Persimmon Tannin Dye
"Kakishibu" is a traditional Japanese dye/paint of deep amber color which comes from unripe persimmons that have been fermented and aged for more than 2 years. Recently, Kakishibu has been recognized as a great alternative to synthetic colors by more people interested in nature and wellness because it has many natural, beneficial properties, such as deterring insects and having an anti-mold effect for wood and cloth.
The Versatility of Organic Dye Revived After Generations
Kakishibu is a traditional dyeing method using the discoloration caused by oxidation of the fermented juice of unripened persimmon fruit containing strong tannin. It also reacts to sunlight, so the color changes slowly with time and sun exposure. Historically, Japanese people enjoyed the changing colors and texture of the natural reactions after one week, one month, and one year later. However, because of fast-paced consumer society, Kakishibu traditions disappeared for many years. Loop of the Loom is proud to offer Kakishibu dye to revive the wisdom of our ancestors who coexisted with nature.
Kakishibu dye had been produced in many places throughout Japan dating back to the 13th century and used in many ways including coating farm equipment, fishing nets, and stencil; a primer for Japanese lacquer work; and in the production process for Japanese sake.
Onomichi in Hiroshima was once one of the three largest production areas of Kakishibu. Kakishibu from Onomichi was called "Onomichi-shibu" and was widely traded in Japan. After World War II, demand for Kakishibu decreased sharply due to the influence of Western culture and the increase in synthetic and petroleum products. Though the factories and manufacturers were closed down and gone, the trees that produce the persimmons still remain. Many of the trees, which are over 100 years old, still grow in the mountain areas surrounding Onomichi.
Founded by an entrepreneurial descendant of a persimmon farmer, "Onomichi Kakien" has revived this traditional dye while learning from nature and these surviving persimmons. Recently, Kakishibu has been recognized as a great alternative to synthetic dyes by more people interested in nature and wellness because it has many natural, beneficial properties, such as deterring insects and having an anti-mold effect for wood and cloth. We believe Kakishibu is a wonderful dye that can be shared with the world and the new generations.
EASY TO USE
Just apply directly or dilute with water! No fixer needed. Use water without metals or chlorine for better results.
No mess! You can clean your hands and brushes with water.
6 months for fermentation and more than 2 years for aging.
Non-toxic, water-resistant, antiseptic, insect repellent, mildew-proof.
No additives! Instead of using a chemical treatment to remove the fermentation scent, we use a heat treatment to remove the bacteria and reduce the odor. The balsamic vinegar or food compost-like smell will start to disappear after a week.
Over time, the dyed color becomes deeper by the oxidation of the tannin.
You can preserve Kakishibu dye in a pack for years! Unopened Kakishibu can be saved even longer, and it will become a rich color as aging progress.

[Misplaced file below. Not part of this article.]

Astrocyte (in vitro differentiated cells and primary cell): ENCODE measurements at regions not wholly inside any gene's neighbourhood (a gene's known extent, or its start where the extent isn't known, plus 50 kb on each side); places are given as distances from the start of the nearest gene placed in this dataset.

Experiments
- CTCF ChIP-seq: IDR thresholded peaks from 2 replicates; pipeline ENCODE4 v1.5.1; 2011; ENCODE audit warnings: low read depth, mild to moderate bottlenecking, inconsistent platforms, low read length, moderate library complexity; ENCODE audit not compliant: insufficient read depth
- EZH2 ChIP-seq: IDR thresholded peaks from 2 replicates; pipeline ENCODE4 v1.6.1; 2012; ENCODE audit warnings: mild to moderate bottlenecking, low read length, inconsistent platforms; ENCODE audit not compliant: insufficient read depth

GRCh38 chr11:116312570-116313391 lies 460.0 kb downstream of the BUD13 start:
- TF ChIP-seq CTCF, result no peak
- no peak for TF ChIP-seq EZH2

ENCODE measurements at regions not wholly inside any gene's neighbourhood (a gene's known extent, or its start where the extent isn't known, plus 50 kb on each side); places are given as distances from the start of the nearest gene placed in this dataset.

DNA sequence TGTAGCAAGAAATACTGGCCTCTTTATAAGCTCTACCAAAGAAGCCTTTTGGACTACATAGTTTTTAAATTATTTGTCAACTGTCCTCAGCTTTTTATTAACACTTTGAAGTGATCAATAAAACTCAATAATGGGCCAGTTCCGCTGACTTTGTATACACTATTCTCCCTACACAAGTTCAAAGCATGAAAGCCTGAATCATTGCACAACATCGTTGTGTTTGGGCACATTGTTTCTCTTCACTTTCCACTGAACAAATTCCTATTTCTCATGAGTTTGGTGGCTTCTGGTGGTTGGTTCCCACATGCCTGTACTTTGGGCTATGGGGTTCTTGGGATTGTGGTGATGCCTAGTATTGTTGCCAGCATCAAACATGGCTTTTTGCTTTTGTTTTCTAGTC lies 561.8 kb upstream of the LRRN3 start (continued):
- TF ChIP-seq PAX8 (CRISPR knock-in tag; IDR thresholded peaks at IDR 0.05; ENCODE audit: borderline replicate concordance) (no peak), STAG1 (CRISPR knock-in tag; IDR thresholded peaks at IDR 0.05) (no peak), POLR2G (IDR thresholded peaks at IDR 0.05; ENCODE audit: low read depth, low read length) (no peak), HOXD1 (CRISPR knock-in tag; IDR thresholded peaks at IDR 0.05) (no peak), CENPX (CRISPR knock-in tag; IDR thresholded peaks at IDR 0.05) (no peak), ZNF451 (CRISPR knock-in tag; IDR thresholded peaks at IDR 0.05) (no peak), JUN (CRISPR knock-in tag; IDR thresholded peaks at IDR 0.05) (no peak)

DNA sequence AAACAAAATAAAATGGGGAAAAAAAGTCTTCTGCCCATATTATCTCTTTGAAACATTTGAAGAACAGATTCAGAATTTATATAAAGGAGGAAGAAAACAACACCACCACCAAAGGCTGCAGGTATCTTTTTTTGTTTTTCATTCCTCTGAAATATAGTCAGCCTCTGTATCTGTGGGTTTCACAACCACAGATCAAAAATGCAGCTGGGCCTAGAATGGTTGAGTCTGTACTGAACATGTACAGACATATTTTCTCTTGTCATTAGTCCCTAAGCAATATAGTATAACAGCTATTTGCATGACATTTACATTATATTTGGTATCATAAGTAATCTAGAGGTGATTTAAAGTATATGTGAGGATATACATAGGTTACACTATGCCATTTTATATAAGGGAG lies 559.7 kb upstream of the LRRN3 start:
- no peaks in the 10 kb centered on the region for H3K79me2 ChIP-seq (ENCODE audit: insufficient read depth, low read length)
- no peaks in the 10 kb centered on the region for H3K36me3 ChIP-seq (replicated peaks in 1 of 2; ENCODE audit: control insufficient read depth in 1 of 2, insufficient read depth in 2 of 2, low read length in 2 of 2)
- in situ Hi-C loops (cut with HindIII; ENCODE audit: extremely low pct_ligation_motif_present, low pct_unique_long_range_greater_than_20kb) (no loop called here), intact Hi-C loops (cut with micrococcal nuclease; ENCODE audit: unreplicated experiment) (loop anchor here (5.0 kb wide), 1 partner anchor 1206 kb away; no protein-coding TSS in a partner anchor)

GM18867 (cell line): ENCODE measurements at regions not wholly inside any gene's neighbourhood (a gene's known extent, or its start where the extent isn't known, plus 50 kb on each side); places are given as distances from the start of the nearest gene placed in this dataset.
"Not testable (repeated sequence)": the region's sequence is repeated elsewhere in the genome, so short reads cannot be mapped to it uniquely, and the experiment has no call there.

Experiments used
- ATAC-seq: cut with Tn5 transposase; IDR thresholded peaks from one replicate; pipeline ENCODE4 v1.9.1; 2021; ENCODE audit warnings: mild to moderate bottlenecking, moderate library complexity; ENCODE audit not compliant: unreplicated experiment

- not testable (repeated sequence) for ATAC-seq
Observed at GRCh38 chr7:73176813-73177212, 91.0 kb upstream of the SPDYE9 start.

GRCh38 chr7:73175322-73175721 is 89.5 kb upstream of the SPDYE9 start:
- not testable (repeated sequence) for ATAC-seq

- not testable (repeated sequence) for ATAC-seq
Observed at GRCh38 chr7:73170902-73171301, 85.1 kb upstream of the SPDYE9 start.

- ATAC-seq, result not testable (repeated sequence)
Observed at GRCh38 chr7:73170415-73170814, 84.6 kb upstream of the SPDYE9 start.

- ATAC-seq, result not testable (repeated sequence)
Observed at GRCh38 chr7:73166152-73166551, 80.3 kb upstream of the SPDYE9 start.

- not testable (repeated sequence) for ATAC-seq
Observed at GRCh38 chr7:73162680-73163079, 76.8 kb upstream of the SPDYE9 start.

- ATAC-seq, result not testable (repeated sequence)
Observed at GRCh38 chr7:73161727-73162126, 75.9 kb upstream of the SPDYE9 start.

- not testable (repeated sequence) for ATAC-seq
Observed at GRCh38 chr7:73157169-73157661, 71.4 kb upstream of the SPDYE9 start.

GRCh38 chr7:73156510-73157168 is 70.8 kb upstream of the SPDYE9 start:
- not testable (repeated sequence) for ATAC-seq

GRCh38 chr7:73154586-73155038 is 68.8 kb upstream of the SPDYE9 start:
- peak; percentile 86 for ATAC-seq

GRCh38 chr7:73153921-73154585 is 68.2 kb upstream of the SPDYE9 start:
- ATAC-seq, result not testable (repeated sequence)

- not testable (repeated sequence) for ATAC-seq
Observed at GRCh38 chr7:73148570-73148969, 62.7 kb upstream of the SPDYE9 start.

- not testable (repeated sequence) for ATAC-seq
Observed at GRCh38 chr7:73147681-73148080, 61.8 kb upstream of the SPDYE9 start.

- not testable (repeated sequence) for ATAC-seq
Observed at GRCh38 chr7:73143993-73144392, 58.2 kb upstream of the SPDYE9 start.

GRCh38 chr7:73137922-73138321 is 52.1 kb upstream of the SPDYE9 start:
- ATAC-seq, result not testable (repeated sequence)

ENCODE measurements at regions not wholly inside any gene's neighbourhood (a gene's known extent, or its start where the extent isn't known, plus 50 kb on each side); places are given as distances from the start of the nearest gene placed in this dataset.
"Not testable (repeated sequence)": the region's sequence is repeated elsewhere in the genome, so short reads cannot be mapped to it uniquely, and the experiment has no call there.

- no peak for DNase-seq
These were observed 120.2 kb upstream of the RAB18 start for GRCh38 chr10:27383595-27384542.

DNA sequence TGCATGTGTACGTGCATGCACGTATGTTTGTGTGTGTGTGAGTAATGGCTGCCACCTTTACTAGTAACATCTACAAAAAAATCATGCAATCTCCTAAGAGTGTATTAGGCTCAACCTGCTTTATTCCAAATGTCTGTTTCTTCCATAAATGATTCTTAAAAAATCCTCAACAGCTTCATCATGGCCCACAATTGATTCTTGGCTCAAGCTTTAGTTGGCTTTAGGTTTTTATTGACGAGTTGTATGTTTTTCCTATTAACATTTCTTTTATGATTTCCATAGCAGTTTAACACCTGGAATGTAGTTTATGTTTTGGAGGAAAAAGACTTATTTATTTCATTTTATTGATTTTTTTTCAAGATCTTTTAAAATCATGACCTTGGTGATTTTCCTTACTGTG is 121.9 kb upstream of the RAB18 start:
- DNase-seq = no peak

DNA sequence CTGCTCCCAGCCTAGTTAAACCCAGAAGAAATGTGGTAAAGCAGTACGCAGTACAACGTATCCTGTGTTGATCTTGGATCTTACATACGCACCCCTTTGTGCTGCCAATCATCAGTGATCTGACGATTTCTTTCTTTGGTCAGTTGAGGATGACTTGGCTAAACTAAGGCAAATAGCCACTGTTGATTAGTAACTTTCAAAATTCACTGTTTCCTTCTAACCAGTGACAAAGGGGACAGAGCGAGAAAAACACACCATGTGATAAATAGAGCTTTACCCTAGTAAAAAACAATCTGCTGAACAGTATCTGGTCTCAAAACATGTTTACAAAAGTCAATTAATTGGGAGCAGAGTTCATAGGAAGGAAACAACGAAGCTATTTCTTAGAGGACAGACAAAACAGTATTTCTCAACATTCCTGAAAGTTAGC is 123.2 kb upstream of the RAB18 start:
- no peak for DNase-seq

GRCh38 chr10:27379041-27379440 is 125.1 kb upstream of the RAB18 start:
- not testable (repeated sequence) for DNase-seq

You can restore old items or make new items look vintage.
Using Kakishibu dye
Start dyeing with lighter tone because the color gets darker in a month. Kakishibu produces a sheer brown color.
Avoid contact with iron metals until it dries. The contact area will react and turn black.
If Kakishibu dye changes texture to become thicker or a gel, soak the package in hot water.
If white colored sediment settles at the bottom of the package, just leave until the end. Do not mix. It is impurities generated during aging which does not affect dye. By filtering with a strainer or cheesecloth to remove it, you can use Kakishibu dye until the end.
After opening, it is best to remove as much air as possible from the package and close the cap tightly. Store in a cool, dark place.
How to Apply to Cloth - Dyeing
Prewash the cloth with a mild detergent to remove starch and dirt if needed.
Soak cloth in water about 30 minutes before dyeing.
Dilute the Kakishibu with water 2 or 3 times the amount of Kakishibu.
There are two ways to apply Kakishibu to cloth. Kakishibu can be applied directly with a brush, or the cloth can be soaked in a Kakishibu dye bath.
Dry the cloth in the shade. Once it dried, hang in the sun to get darker color. Rotate the cloth to get even sun exposure.
If you prefer a wrinkled texture, you can squeeze the fabric while dyeing and wringing.
Repeat the process of dyeing and drying until you reach the desired color. Keep in mind the color will darken over time. Kakishibu produces a sheer color.
The scent of the kakishibu will be quite strong on thick fabric but disappears after it is completely dried.
The texture becomes hard after drying, but softens it by washing for a few minutes in a machine.
How to Apply to Wood - Coating
Smooth the surface with sandpaper before applying kakishibu.
Paint along the grain of the wood in the same direction. Use a cloth to wipe the wood if the surface has bubbles.
Paint thin coats. Wait for the first layer to dry before repeating applications until you reach your desired tone. Keep in mind that after one month the color will become darker.
How to Apply to Paper - Painting
Kakishibu can be applied to paper to stiffen or harden paper. In Japan, washi paper is cut into small pieces and pasted onto woven baskets to make a box. Kakishibu is then applied which hardens the paper and acts as a finish. This prevents the baskets from breaking easily.
Applying Kakishibu on dry paper: Follow the same directions as wood.
Try pasting old papers, scraps, magazines, or old pictures on wood or a basket. Paste the paper with glue, then let it dry. Coat with Kakishibu using a brush. Less than three coats will give a better result.
You can also apply Kakishibu to a paper bag, a paper woven basket or any craft paper!